Learn before you travel

  • +WHERE TO GO - Best places to go in Antarctica

    Antarctic Peninsula

    By far the most popular and scenic part of Antarctica. With an abundance of wildlife, stunning landscapes, and the warmest part of the continent it's easy to see why this is the most popular destination.

    Antarctic & Sub-Antarctic Islands

    Equally stunning in beauty and abundant wildlife, the islands off the Antarctic Peninsula can be destinations in themselves.

    Ross Sea & Vicinity

    It is teeming with large predatory fish, whales, seals, penguins and other animals that collectively comprise the last intact marine ecosystem on Earth. As such, the Ross Sea is a living laboratory providing scientists with the last chance to understand how a healthy marine ecosystem functions.

  • +When to Travel to Antarctica

    Peak Season: Mid-December to Mid-February

    • Most spectacular time for scenery and wildlife viewing (penguin egg-hatching season)
    • Longer daylight hours (nearly 24 hours of light)
    • Sea travel tends to be calmer
    • Cruise prices are at their highest
    • Less availability and booking can be more difficult
    • Landing sites more disturbed

    Late Season: Mid-February through March

    • Cruise prices are typically cheaper and more available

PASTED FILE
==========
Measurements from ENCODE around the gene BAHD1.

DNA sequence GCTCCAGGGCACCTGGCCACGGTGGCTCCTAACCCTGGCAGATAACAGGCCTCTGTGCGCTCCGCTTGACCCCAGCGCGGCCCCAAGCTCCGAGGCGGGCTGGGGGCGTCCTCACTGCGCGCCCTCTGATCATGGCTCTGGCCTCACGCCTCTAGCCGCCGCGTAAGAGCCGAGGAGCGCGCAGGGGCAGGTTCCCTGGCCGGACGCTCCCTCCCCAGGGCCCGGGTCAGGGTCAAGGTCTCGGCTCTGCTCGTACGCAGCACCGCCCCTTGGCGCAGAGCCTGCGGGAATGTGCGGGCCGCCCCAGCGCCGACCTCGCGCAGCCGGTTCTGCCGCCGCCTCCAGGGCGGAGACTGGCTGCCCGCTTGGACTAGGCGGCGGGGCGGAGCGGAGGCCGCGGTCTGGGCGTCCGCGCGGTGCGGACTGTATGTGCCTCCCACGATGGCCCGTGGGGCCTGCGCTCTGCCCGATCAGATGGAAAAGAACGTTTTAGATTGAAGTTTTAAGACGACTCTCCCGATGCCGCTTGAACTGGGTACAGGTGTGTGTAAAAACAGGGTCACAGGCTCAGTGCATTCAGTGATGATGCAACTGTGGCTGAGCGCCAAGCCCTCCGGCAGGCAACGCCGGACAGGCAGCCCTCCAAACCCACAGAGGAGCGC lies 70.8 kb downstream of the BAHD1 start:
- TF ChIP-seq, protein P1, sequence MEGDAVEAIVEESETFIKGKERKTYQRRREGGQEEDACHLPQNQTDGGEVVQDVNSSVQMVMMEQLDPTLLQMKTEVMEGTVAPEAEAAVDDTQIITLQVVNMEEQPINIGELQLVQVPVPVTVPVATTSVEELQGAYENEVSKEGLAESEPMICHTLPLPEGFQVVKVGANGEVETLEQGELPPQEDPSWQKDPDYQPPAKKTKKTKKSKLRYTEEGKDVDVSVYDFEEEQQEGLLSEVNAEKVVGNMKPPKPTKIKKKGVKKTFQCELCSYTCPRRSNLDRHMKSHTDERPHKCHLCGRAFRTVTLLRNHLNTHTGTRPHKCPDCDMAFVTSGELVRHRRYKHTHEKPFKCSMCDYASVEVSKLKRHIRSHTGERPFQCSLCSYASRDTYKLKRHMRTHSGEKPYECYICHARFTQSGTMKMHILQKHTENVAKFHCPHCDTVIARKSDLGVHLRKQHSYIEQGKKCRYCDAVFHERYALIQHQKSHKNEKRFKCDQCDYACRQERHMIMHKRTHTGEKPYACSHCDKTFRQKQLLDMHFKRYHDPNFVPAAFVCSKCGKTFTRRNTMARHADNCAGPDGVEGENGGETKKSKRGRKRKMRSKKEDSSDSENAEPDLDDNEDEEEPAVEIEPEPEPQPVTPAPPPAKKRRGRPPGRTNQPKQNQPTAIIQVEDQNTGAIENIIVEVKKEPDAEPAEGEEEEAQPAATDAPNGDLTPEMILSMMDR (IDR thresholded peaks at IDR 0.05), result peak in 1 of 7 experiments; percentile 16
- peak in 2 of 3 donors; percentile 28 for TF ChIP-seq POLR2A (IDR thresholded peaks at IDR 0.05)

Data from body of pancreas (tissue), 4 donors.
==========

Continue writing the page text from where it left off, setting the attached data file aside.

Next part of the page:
• Pack ice tends to be melted allowing further travel south
    • Wale watching is at it's best
    • Temperatures start to dropĀ and daylight dwindles
    • Penguins tend to be at sea more
    • Landings can be a bit messy from prior tourists
  • +What to Bring to Antarctica

    Although summer temperatures can be surprisingly mild, you should expect wind, clouds and precipitation. For your comfort and safety, avoid getting wet (whether from perspiration, precipitation, unsuitable boots or sea spray). Bring wind and waterproof outer layers.

    Beware of tight clothing that leaves no room for trapped air, which is an excellent insulator. Wool, silk and some of the new synthetic fibers like polar fleece retain heat better than cotton.

    Those who complain, "its not the cold, its the wind," are right. Wind removes the layer of air your body has heated around you to keep itself warm. A mere four m.p.h. wind can carry away eight times more body heat than still air. The so-called wind chill factor measures the increase in cooling power of moving air, whether its wind that is blowing or you who are moving rapidly and, in effect, creating a wind against yourself.

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